Press enter after choosing selection

UMS Concert Program, October 2, 1964: The London Symphony Orchestra --

Download PDF
Rights Held By
University Musical Society
OCR Text

Season: Eighty-sixth
Concert: First
Complete Series: 3436
Hill Auditorium, Ann Arbor, Michigan

1964 Eighty-sixth Season 1965
Charles A. Sink, President Gail W. Rector, Executive Director Lester McCoy, Conductor
First Program Nineteenth Annual Extra Series Complete Series 3436
The London Symphony Orchestra
GEORG SOLTI, Conductor
Diamond Jubilee World Tour 1964 under the gracious patronage of Her Majesty Queen Elizabeth II
Friday Evening, October 2, 1964, at 8:30 Hill Auditorium, Ann Arbor, Michigan
Sinfonia da requiem, Op. 20........Britten
Lacrymosa (Andante ben misurato) Dies irae (Allegro con fuoco)
Requiem aeternam (Andante piacevole)
Symphony No. 104 in D major (London Symphony) . . Haydn
Adagio: Allegro Andante
Menuetto allegro Allegro spiritoso
Concerto for Orchestra..........Bartok
Introduzione (Andante non troppo--Allegro vivace) Giuoco delle coppie (Allegretto scherzando) Elegia (Andante, non troppo) Intermezzo intcrrotto (Allegretto) Finale (Presto)
London, Mercury, Philips, RCA Victor and Angel Records
The Steinway is the official piano of the University Musical Society ARS LONGA VITA BREVIS
Sinfonia da requiem, Op. 20.....Benjamin Britten
Britten completed his Sinfonia da requiem at Amityville, L.I., in the spring of 1940. The first performance was conducted by Sir John Barbirolli with the New York Phil?harmonic-Symphony on March 29, 1941.
The work has a curious history: commissioned by the Japanese Government in connection with the celebration of the 2,600th anniversary of the foundation of the Mikado's dynasty in 660 B.C., it was rejected by the Japanese Embassy, some months after the completed score had been handed over, with a complaint that the Christian ideology that formed the basis of the work was a calculated insult to the Mikado. Britten drafted a dignified reply; but shortly afterwards the Japanese attacked Pearl Harbor, and all communication ceased.
Though short for a symphony, the work was "conceived on festival proportions" according to its composer who has supplied the following analysis of the work:
I. Lacrimosa (Andante ben misurato). A slow marching lament in a persistent 68 rhythm with a strong tonal center on D. There are three main motives: (1) a syncopated, sequential theme announced by the cellos and answered by a solo bassoon; (2) a broad theme, based on the interval of a major seventh; (3) alternating chords on flute and trombones, outlined by the piano and harps. The first section of the movement is quietly pulsating; the second, a long crescendo leading to a climax based on the first cello theme. There is no pause before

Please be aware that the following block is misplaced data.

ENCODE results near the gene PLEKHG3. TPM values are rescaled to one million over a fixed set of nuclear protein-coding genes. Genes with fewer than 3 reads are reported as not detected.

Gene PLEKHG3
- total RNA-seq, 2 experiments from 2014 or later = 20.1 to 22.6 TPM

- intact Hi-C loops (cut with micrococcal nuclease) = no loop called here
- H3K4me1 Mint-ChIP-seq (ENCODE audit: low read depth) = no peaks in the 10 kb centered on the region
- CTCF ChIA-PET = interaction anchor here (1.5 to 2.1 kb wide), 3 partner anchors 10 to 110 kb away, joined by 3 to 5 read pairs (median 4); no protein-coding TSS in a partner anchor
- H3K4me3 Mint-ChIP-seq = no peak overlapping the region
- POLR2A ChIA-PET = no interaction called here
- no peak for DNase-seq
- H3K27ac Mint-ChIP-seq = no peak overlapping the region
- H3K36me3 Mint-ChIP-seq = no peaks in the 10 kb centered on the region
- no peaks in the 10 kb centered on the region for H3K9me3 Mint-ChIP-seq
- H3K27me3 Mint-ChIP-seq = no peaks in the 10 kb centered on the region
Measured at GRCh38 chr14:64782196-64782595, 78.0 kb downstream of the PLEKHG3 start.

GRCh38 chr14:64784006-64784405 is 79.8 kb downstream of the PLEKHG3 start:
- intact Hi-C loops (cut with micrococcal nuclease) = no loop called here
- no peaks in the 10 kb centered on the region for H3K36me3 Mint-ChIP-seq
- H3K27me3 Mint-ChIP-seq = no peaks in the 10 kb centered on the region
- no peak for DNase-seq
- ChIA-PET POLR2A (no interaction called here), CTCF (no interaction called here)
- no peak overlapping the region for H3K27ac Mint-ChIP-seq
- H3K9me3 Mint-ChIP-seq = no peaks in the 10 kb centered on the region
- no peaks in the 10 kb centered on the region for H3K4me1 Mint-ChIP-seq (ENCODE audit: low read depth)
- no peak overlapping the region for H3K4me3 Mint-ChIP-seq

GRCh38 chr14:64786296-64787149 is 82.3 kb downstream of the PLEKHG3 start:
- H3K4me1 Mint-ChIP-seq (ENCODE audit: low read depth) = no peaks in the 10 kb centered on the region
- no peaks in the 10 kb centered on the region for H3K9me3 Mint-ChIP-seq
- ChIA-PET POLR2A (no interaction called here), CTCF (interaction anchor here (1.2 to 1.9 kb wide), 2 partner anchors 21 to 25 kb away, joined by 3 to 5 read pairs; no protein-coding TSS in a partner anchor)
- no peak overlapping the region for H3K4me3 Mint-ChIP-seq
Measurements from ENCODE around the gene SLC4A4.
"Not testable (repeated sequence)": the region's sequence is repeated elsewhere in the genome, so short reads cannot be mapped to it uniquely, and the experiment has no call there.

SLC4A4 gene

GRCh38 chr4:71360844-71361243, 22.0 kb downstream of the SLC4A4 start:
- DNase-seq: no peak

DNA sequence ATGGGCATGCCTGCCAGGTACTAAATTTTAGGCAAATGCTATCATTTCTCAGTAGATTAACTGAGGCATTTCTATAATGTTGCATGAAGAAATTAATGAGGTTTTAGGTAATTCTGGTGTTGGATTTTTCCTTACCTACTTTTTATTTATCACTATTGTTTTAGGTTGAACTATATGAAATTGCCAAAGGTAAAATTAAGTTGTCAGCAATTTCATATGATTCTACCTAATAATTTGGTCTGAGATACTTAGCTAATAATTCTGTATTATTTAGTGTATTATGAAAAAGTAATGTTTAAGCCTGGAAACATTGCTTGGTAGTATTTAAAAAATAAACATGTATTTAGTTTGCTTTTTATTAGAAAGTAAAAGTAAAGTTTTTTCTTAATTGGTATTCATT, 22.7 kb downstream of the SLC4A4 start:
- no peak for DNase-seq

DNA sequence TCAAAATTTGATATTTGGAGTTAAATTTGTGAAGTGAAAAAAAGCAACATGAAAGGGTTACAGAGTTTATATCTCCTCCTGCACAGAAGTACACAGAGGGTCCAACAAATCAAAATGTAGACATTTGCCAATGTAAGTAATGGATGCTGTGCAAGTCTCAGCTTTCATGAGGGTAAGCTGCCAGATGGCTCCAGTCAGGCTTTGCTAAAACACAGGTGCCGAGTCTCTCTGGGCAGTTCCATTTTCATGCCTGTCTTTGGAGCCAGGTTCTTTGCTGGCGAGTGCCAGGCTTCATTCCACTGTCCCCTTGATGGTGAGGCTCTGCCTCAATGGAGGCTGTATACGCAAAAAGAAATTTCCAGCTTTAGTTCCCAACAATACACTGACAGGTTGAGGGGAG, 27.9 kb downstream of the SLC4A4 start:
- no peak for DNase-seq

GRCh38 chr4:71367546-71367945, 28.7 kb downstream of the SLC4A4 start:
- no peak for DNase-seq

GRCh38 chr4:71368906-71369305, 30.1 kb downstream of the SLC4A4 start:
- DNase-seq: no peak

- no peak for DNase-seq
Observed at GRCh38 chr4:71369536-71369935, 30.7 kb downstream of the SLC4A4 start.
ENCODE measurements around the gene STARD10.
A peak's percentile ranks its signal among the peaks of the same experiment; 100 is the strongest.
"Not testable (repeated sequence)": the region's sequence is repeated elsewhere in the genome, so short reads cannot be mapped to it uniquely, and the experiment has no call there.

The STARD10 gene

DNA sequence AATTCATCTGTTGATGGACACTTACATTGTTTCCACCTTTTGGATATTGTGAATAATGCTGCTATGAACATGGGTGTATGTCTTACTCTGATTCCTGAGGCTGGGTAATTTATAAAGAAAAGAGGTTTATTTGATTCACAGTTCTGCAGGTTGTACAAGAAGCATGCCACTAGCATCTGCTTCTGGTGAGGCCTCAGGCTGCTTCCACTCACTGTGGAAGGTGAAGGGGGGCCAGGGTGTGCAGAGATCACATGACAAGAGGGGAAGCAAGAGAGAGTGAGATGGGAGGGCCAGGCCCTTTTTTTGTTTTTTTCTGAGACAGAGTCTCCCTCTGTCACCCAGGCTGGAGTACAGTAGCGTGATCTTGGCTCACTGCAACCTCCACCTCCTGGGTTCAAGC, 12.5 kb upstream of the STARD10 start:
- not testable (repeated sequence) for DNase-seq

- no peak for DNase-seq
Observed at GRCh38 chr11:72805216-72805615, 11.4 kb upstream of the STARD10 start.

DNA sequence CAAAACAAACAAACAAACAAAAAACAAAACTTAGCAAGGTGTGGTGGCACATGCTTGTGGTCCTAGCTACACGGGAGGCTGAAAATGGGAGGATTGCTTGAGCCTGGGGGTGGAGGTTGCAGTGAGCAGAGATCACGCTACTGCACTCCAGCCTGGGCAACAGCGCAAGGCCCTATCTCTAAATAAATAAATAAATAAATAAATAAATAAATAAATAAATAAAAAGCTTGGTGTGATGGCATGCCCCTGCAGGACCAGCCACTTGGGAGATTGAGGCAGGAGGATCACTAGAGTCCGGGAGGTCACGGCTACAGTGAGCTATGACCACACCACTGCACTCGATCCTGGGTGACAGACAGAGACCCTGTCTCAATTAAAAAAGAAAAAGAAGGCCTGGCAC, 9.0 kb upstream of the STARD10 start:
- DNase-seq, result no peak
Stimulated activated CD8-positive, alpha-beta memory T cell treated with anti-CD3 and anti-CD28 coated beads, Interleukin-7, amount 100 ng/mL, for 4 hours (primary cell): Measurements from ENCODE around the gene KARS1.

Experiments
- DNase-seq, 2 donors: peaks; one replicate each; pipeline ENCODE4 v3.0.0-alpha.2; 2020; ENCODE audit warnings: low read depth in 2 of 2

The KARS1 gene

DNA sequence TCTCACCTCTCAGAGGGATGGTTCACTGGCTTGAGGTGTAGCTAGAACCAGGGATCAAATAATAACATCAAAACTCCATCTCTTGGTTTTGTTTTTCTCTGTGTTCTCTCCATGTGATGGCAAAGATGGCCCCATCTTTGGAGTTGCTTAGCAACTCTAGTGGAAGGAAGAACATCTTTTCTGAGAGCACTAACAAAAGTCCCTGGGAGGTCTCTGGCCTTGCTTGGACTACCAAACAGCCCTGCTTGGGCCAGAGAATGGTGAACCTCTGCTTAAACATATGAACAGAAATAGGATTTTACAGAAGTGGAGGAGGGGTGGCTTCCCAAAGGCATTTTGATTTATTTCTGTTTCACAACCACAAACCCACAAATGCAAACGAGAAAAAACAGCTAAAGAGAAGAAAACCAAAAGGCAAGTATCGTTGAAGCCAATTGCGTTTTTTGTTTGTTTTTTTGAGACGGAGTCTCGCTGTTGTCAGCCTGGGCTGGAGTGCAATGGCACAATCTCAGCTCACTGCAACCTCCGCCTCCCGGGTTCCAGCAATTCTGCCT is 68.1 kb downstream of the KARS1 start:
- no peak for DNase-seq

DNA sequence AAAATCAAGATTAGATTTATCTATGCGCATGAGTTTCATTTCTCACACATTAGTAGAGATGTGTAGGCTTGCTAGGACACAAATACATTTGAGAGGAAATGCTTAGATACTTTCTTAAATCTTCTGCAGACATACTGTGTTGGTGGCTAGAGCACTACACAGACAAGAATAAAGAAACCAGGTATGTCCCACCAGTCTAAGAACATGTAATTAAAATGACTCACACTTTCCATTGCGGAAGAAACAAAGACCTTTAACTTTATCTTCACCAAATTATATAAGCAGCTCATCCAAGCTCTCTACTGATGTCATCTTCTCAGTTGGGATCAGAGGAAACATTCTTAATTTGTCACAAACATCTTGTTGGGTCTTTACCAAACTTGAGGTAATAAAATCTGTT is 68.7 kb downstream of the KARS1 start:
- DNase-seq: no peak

II. Dies irae (Allegro con fuoco). A form of Dance of Death, with occasional moments of quiet marching rhythm. The dominating motif of this movement is announced at the start by the flutes and includes an important tremolando figure. Other motives are: a triplet repeated (note figure in the trumpets), a slow smooth tune on the saxophone, and a livelier syncopated one on the brass. The scheme of the movement is a series of climaxes of which the last is the most powerful, causing the music to disintegrate and to lead directly to
III. Requiem acternam (Andante piacevole). Very quietly over a background of solo strings and harps, the flutes announce the quiet D major tune which is the princi?pal motif of the movement. There is a middle section in which the strings play a flowinc melody. This grows to a short climax, but the opening tune is soon resumed and the work ends quietly in a long sustained clarinet note.
Symphony No. 104 in D major (London Symphony) Franz Josef Haydn
The "London" Symphony is one of twelve that were commissioned by J. P. Salomon, an impresario of London, who had on several occasions invited Haydn to London in the capacities of composer and conductor. It was composed during Haydn's second visit to the city (178S), at a time when he was the idol to the throngs that crowded the concert halls each time he appeared.
Fresh and spontaneous, and contrapuntally a masterpiece, the D major Symphony shows Haydn at the highest pinnacle of his genius. At the first presentation, with the composer at the harpsichord, the several movements were received with noisy demon?strations of enthusiasm. Haydn allowed the orchestra to repeat the Adagio section--an unusual occurrence.